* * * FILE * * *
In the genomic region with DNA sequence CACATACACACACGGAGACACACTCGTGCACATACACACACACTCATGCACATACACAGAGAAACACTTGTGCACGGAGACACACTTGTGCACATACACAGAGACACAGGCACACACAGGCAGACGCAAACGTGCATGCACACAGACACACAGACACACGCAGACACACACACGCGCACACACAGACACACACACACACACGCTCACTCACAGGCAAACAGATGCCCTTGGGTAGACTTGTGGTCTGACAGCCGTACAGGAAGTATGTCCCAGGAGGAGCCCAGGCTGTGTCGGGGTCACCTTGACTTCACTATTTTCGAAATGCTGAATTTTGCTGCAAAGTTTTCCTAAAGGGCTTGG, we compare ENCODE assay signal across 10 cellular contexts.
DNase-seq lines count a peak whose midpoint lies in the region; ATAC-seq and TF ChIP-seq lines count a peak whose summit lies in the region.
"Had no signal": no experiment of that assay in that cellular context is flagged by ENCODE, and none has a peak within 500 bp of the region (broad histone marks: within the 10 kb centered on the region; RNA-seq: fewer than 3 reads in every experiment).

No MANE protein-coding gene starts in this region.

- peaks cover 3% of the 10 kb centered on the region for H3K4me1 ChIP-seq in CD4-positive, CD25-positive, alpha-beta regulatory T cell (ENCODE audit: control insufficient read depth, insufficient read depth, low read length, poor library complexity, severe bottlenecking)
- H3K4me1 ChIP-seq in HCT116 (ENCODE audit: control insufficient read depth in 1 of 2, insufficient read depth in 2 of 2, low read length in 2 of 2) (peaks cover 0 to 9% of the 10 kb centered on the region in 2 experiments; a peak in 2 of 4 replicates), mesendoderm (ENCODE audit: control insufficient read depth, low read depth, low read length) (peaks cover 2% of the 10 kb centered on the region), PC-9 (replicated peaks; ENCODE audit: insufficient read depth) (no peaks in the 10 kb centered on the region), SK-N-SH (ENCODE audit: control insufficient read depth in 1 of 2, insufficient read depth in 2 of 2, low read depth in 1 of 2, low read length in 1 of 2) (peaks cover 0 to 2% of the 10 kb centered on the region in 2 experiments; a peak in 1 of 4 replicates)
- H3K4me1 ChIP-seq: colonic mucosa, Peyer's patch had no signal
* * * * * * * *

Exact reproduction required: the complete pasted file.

In the genomic region with DNA sequence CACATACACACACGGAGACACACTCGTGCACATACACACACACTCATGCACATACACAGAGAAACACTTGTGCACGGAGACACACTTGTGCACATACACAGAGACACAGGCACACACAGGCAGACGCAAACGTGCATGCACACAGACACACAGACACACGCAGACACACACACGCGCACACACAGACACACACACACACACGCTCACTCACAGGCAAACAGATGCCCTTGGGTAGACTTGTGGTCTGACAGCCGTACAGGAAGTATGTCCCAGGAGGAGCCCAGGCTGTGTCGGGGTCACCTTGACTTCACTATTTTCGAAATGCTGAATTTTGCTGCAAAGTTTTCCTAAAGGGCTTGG, we compare ENCODE assay signal across 10 cellular contexts.
DNase-seq lines count a peak whose midpoint lies in the region; ATAC-seq and TF ChIP-seq lines count a peak whose summit lies in the region.
"Had no signal": no experiment of that assay in that cellular context is flagged by ENCODE, and none has a peak within 500 bp of the region (broad histone marks: within the 10 kb centered on the region; RNA-seq: fewer than 3 reads in every experiment).

No MANE protein-coding gene starts in this region.

- peaks cover 3% of the 10 kb centered on the region for H3K4me1 ChIP-seq in CD4-positive, CD25-positive, alpha-beta regulatory T cell (ENCODE audit: control insufficient read depth, insufficient read depth, low read length, poor library complexity, severe bottlenecking)
- H3K4me1 ChIP-seq in HCT116 (ENCODE audit: control insufficient read depth in 1 of 2, insufficient read depth in 2 of 2, low read length in 2 of 2) (peaks cover 0 to 9% of the 10 kb centered on the region in 2 experiments; a peak in 2 of 4 replicates), mesendoderm (ENCODE audit: control insufficient read depth, low read depth, low read length) (peaks cover 2% of the 10 kb centered on the region), PC-9 (replicated peaks; ENCODE audit: insufficient read depth) (no peaks in the 10 kb centered on the region), SK-N-SH (ENCODE audit: control insufficient read depth in 1 of 2, insufficient read depth in 2 of 2, low read depth in 1 of 2, low read length in 1 of 2) (peaks cover 0 to 2% of the 10 kb centered on the region in 2 experiments; a peak in 1 of 4 replicates)
- H3K4me1 ChIP-seq: colonic mucosa, Peyer's patch had no signal